strengthening the illusions of protection, survival, and recovery. Such measures promote the acceptability of a catastrophe which I will not accept. As a matter of individual conscience, I will refuse to participate in any medical preparations for nuclear war. I affirm my duty and willingness to provide care in all medical emergencies to the best of my ability. I commit myself to applying my medical knowledge and skills for the preservation of human life.

As a physician of the twentieth century, I recognize that nuclear weapons have presented my profession with a challenge of unprecedented proportions, and that a nuclear war would be the final epidemic for humankind. I will do all in my power to work for the prevention of nuclear war.

5. Desiderius Erasmus (1466?-1536), a Dutch humanist who wrote often on the folly and iniquity of war.

6. Henrik Ibsen (1828-1906), the Norwegian dramatist and poet.

 

* * *

 

Nobel Lecture

Nobel Lecture, December 11, 1985 by Bernard Lown, Professor of Cardiology, co-president IPPNW

 

A Prescription for Hope

When Alfred Nobel drafted his final will in late 1895, providing this enduring and monumental legacy, the world was charged with anticipation and optimism for the twentieth century. Mind and hand, the distinctive attributes of our species, were at last finding their intertwined fulfillment in science and technology. Science, at the "fin de siècle", promised mastery of a hostile environment and an end to chaotic societal relations punctuated by war and brutality. Advancing technology augured unlimited potential for human power, inspiring a dream for an end to drudgery and an age of abundance.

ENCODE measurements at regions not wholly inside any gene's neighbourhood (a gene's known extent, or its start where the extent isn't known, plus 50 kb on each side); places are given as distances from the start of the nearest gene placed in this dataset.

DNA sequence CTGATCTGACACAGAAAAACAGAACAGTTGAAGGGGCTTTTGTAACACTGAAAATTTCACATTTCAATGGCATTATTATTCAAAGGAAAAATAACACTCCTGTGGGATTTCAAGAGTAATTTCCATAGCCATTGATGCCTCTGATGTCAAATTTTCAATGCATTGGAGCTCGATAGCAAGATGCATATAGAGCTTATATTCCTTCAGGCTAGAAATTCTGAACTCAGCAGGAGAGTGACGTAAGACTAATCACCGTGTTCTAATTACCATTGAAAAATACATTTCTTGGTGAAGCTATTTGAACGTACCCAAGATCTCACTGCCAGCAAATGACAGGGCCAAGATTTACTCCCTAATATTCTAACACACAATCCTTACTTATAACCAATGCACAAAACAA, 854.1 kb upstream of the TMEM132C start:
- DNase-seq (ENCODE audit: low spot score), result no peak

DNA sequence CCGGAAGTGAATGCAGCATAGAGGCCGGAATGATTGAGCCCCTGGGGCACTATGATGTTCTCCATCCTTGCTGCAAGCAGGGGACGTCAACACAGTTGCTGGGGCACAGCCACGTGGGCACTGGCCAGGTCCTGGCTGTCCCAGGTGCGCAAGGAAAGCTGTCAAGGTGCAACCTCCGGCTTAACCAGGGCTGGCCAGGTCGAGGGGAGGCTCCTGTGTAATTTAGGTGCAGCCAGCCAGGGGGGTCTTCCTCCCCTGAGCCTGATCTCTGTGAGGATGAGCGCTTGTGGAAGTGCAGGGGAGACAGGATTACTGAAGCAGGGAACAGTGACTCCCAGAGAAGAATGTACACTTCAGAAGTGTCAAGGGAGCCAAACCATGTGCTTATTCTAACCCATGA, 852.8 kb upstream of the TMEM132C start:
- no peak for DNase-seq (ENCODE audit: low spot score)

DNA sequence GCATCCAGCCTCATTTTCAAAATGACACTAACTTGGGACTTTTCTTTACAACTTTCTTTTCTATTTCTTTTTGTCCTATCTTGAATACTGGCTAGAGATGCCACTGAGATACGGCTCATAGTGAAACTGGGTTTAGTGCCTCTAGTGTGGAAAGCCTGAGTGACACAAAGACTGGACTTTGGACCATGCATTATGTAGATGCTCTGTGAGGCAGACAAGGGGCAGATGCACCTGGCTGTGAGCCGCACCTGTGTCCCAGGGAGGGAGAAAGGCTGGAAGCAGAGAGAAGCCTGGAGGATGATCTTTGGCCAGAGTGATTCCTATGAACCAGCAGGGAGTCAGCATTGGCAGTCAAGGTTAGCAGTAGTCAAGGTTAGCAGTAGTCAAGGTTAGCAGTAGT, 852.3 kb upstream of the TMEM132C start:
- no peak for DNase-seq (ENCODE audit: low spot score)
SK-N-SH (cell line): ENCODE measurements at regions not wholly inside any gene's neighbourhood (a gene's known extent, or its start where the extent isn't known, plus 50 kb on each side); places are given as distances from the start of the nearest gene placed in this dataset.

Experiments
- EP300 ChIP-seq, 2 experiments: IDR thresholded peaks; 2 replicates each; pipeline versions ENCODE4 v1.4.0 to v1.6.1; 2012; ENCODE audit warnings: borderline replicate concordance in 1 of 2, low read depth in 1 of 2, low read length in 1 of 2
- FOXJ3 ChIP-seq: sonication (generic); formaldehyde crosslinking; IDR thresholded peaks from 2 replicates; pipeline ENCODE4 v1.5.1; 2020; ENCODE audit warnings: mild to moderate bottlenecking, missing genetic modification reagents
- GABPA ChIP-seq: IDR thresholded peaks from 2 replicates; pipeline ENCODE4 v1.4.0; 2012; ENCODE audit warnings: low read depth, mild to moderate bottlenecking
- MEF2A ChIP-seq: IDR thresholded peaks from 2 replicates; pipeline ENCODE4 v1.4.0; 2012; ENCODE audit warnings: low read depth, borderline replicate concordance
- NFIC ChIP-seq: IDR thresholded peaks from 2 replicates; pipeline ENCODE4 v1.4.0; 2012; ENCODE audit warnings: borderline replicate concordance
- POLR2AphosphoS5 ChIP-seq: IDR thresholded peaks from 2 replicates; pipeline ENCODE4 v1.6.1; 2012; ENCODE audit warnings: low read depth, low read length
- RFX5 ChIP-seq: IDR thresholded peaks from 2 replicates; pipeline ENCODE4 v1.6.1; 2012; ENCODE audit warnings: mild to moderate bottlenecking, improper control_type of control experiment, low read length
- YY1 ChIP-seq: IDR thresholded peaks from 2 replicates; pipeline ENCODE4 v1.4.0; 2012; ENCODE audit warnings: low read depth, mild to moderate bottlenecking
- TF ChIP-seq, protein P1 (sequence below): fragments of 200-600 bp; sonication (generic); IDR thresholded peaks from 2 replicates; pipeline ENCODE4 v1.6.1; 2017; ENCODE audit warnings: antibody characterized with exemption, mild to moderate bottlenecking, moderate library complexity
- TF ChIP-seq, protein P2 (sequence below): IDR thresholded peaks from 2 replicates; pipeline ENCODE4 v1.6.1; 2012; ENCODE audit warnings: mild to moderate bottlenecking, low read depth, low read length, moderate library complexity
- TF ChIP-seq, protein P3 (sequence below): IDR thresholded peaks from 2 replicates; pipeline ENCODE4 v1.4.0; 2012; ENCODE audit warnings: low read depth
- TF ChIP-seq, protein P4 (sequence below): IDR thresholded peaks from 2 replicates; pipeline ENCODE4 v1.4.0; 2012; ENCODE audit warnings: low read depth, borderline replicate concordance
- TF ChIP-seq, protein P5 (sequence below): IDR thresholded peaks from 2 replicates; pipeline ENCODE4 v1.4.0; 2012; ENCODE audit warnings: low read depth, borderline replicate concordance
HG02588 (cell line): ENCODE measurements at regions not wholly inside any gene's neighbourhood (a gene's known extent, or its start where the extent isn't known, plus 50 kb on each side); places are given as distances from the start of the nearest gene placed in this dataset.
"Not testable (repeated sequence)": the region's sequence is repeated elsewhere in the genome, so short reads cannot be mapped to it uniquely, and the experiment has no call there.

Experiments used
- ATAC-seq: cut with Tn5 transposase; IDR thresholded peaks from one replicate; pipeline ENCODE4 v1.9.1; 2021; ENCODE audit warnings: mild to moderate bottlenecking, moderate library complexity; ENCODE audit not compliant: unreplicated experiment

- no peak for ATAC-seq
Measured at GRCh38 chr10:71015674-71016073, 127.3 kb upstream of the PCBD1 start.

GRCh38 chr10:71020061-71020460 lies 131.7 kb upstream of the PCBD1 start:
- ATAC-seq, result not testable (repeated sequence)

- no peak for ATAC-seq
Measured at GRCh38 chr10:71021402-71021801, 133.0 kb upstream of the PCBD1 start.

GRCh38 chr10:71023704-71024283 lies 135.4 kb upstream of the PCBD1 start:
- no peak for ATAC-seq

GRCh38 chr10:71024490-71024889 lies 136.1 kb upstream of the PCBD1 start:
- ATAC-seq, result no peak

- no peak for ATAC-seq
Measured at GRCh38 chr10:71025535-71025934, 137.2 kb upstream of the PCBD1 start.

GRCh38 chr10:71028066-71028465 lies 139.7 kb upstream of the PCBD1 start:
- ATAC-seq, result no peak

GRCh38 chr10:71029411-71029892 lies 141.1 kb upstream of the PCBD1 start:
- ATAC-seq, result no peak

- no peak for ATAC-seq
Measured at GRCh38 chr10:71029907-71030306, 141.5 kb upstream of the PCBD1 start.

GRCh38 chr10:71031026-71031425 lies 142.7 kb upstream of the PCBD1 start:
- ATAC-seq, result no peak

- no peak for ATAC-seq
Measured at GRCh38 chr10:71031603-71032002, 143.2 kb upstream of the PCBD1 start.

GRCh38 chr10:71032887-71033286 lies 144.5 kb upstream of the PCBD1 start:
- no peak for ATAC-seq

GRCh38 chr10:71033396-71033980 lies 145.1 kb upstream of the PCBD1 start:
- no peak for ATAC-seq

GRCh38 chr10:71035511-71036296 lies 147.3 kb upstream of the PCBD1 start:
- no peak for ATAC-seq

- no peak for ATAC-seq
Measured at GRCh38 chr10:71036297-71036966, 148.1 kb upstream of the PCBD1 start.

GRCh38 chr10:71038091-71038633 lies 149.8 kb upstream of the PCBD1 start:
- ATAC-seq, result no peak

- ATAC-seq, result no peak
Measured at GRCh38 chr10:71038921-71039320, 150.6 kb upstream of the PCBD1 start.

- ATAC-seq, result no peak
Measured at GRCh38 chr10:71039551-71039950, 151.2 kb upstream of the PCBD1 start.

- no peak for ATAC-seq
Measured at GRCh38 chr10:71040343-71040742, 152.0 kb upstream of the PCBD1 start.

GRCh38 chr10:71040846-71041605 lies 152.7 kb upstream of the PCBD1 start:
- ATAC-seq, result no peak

The hope of a benevolent civilization was shattered in the blood-soaked trenches of the First World War. The "war to end all wars" claimed sixteen million lives, and left embers which kindled an even more catastrophic conflagration.

Over the sorry course of 5,000 years of endless conflicts, some limits had been set on human savagery. Moral safeguards proscribed killing unarmed civilians and health workers, poisoning drinking waters, spreading infection among children and the disabled, and burning defenseless cities. But the Second World War introduced total war, unprincipled in method, unlimited in violence, and indiscriminate in victims. The ovens of Auschwitz and the atomic incineration of Hiroshima and Nagasaki inscribed a still darker chapter in the chronicle of human brutality. The prolonged agony which left 50 million dead did not provide an enduring basis for an armistice to barbarism. On the contrary, arsenals soon burgeoned with genocidal weapons equivalent to many thousands of World War II's.